The Inside Waste Industry Report gives readers and in-depth look at the waste industry. Whether it’s a state-by-state comparison that you’re looking for, or a breakdown of volumes of recovered material such as metals, organics, plastics; the report has information for all.
With the release of the second volume, ‘Policy and Regulation’, Inside Waste is giving you a quick look at what can be found in this chapter.
First we take a look at Federal government targets and achievements. Followed by a state-by-state view of the industry.
New South Wales is the largest waste-producing state in Australia, generating 18.04 million tonnes in 2017-18.
The state has long been distinguished from other states by its primary reliance on a high waste levy to promote recycling and resource recovery and divert waste from landfill. This has driven some infrastructure investment. Four of Australia’s seven Alternative Waste Treatment facilities to process mixed waste are in NSW, but the state remains a mid-tier performer in terms of resource recovery.
It is also short of the 2021-22 resource recovery targets which its Waste and Resource Recovery (WARR) Strategy list.
According to the Waste Avoidance and Resource Recovery Strategy Progress Report 2017-18, published by the NSW EPA, the total waste generated per capita (comprising MSW, C&I and C&D waste) rose from 2.42 tonnes to 2.69 tonnes per capita over the three years to 2017-18. However, there has been a steady reduction in MSW generated on a per capita basis (from 0.57 tonnes to 0.53 tonnes per capita over the three years to 2017-18), as well as on a total tonnage basis (from 4.38 million tonnes to 4.25 million tonnes).
The target by 2021-22 is to Reduce waste generation per capita (from a 2012-13 baseline of 2.34 tonnes per person).
Victoria’s progress in the waste sector tells a different story. It has one of the highest rates of waste recovery in Australia, at 69 per cent in 2017-18, but is facing a range of acute waste challenges which led to a 2018 parliamentary inquiry into the state’s waste ‘crisis’. Additionally, the Victorian Auditor-General released a report critiquing the lack of action to minimise waste, invest in recovery infrastructure or adequately regulate the sector.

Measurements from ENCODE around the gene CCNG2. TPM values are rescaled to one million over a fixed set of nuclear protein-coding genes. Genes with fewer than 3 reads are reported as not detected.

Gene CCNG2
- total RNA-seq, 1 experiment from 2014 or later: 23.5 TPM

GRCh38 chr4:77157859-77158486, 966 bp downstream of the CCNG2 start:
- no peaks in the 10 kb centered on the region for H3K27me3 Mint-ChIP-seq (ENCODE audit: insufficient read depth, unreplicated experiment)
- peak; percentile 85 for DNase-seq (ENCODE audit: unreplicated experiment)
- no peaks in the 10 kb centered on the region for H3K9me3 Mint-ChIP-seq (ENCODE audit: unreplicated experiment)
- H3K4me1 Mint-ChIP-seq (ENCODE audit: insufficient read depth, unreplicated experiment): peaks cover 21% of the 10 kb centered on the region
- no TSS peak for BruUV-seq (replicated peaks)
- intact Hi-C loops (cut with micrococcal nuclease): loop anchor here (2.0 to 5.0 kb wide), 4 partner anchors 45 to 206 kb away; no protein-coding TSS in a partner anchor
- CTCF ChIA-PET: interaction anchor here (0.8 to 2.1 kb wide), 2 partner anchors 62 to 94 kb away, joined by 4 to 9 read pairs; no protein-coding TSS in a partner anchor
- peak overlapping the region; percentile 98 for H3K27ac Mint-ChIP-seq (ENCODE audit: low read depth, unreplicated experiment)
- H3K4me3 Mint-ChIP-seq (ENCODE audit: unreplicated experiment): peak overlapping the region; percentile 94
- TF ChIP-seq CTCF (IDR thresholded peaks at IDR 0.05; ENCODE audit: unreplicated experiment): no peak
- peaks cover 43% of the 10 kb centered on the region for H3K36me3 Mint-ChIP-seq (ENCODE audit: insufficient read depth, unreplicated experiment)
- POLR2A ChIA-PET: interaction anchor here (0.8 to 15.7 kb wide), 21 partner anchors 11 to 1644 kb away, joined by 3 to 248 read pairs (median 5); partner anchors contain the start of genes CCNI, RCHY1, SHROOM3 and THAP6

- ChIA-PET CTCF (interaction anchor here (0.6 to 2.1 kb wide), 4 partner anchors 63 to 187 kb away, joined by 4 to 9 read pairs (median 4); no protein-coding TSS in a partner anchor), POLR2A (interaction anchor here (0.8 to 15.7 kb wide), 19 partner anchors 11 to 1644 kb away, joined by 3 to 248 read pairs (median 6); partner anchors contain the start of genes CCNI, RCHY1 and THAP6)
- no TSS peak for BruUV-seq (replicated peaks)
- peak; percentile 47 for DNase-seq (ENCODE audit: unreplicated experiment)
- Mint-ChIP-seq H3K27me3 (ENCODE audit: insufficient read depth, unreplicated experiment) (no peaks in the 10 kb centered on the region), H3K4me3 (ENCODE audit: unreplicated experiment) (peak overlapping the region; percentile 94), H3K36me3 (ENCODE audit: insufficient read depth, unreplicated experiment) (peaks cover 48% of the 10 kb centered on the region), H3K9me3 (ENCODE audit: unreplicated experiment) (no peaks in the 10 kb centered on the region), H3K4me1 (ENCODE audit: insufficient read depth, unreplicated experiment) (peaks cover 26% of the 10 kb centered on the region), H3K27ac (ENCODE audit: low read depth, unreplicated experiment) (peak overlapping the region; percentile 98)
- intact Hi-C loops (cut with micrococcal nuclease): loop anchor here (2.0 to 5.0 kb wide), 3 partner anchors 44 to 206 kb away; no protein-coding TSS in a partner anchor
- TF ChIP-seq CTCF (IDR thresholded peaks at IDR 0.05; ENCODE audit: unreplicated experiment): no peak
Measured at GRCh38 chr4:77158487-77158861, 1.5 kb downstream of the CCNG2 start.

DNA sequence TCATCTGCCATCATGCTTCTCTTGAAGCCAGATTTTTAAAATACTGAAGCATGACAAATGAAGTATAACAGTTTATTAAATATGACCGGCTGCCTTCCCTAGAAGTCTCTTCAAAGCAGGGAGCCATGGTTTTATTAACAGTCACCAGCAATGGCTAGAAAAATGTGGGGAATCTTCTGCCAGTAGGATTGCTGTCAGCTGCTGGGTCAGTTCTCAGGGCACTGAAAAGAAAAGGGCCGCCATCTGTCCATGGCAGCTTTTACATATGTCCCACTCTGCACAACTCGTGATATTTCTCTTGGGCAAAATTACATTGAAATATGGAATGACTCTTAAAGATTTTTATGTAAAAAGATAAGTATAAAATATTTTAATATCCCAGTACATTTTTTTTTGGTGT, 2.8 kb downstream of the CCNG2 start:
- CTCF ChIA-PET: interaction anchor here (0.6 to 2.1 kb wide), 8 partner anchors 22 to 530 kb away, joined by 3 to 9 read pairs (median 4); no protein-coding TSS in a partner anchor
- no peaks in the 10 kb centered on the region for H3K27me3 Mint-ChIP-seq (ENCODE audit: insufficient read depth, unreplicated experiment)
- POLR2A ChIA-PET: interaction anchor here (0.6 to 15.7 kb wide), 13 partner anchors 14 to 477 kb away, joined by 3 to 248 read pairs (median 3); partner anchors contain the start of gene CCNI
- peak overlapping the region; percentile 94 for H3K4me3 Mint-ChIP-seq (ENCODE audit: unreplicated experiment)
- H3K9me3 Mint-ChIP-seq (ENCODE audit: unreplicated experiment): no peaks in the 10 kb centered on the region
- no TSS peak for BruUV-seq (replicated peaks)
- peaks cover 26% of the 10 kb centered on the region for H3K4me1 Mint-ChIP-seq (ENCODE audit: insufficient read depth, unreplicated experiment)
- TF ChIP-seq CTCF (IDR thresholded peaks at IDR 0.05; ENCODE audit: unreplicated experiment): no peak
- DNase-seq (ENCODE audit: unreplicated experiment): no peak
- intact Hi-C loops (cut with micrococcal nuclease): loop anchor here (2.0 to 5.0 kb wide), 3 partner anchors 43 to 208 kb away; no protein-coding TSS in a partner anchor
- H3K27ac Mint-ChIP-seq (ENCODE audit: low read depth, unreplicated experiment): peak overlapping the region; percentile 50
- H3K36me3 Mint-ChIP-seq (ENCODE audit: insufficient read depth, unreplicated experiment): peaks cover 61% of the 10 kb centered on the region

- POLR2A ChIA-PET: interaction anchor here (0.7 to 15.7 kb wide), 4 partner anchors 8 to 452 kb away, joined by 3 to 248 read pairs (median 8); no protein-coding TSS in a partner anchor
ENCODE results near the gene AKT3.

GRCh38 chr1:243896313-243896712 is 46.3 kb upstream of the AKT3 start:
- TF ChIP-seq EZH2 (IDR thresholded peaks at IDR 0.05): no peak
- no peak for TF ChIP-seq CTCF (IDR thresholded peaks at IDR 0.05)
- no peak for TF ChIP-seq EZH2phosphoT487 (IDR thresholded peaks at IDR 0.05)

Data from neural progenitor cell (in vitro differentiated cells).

Among the challenges were a series of waste-related fires from 2017 to 2019, including of hazardous waste illegally stockpiled in warehouses and of recyclable materials stored by SKM Recycling in the face of the Asian import restrictions on mixed recyclables.
In contrast, Queensland has one of the lowest recovery rates in Australia, generating 10.9 million tonnes of headline waste in 2017-18, with 45 per cent being either recycled or recovered. Additionally, waste generation rates are growing faster than the population, although this may be partially explained by the significant increase in tonnes transported from interstate.
Historically, the state has not had strong policy drivers in place to drive resource recovery, which has created inconsistency between waste outcomes in Queensland and other states and territories. For example, Queensland is the only state and territory without an independent Environmental Protection Authority, leading to confusion over compliance protocols and an adversarial relationship between the private sector and state government.
Want to know more about one of these states or another jurisdiction? The 63-page chapter can give you an insight into the industry that is easy to follow and easy to read.
To purchase this volume or the full report click here.
The report is the result of a unique collaboration between Prime Creative Media, Arcadis consulting group and the Waste Management and Resource Recovery Association of Australia (WMRR).